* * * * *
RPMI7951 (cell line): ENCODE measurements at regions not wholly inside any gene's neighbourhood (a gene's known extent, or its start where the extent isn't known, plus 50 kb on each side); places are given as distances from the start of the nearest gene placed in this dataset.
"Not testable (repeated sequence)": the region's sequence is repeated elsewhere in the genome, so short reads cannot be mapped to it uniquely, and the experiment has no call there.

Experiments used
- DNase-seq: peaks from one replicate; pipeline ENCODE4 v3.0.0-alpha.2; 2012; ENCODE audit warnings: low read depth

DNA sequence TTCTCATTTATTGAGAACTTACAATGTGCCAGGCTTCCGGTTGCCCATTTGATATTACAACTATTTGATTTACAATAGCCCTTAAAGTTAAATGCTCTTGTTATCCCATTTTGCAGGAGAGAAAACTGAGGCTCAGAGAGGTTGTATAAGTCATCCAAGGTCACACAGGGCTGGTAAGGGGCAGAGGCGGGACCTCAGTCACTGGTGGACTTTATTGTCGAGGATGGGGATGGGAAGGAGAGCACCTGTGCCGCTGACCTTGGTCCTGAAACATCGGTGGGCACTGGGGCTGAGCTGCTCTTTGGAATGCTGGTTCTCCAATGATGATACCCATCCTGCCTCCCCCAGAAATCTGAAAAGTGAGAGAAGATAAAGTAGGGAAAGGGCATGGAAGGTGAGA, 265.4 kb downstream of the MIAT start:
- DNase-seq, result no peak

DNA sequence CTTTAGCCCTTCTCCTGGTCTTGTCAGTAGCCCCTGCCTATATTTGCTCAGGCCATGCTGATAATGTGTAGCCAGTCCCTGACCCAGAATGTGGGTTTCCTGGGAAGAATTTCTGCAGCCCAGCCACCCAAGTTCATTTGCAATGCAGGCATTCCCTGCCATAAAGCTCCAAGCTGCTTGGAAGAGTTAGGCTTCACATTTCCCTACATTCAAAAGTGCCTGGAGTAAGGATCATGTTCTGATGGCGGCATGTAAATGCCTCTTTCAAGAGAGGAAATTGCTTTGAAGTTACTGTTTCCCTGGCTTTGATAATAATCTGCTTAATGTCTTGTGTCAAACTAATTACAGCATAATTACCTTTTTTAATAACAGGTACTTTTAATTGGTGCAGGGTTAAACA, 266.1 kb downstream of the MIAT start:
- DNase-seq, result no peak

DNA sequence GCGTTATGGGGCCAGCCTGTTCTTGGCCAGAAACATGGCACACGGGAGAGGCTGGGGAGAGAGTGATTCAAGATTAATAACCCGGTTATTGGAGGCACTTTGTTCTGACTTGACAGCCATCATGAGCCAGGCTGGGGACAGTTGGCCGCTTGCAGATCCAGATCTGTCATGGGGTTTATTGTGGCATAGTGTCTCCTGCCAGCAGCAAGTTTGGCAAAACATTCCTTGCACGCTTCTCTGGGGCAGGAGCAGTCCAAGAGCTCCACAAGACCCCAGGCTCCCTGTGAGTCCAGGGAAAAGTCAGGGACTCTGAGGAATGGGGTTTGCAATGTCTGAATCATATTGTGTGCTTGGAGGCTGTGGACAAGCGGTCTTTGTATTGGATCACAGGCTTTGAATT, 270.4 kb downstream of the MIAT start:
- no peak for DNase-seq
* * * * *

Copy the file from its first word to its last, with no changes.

RPMI7951 (cell line): ENCODE measurements at regions not wholly inside any gene's neighbourhood (a gene's known extent, or its start where the extent isn't known, plus 50 kb on each side); places are given as distances from the start of the nearest gene placed in this dataset.
"Not testable (repeated sequence)": the region's sequence is repeated elsewhere in the genome, so short reads cannot be mapped to it uniquely, and the experiment has no call there.

Experiments used
- DNase-seq: peaks from one replicate; pipeline ENCODE4 v3.0.0-alpha.2; 2012; ENCODE audit warnings: low read depth

DNA sequence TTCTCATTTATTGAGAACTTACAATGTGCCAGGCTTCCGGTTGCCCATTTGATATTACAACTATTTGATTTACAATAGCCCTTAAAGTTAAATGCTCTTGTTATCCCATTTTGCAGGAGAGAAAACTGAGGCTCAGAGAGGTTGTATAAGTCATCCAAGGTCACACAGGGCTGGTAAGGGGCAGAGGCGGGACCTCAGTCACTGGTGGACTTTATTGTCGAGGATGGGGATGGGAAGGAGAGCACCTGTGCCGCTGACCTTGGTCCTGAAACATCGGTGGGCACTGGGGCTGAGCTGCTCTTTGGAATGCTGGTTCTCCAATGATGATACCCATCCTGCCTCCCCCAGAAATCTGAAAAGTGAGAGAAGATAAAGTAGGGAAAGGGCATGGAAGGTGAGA, 265.4 kb downstream of the MIAT start:
- DNase-seq, result no peak

DNA sequence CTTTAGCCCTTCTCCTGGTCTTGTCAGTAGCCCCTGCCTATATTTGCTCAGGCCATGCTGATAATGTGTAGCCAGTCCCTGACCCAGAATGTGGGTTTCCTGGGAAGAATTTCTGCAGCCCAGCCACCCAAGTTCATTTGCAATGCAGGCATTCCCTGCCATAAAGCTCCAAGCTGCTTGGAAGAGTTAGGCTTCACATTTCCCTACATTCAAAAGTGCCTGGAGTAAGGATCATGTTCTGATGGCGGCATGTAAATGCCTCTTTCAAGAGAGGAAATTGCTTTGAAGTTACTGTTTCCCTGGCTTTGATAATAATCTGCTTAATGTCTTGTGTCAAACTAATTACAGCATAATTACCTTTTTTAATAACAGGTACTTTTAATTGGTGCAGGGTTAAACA, 266.1 kb downstream of the MIAT start:
- DNase-seq, result no peak

DNA sequence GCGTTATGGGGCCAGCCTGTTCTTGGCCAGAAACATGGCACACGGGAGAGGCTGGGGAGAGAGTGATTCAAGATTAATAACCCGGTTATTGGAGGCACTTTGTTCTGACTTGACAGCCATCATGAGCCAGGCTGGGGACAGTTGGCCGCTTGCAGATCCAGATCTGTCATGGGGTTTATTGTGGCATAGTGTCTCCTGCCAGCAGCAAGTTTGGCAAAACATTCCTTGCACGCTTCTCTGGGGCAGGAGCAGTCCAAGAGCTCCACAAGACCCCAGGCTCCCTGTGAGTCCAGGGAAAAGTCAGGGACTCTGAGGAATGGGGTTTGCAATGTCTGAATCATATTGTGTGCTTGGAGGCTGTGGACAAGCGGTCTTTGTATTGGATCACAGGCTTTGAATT, 270.4 kb downstream of the MIAT start:
- no peak for DNase-seq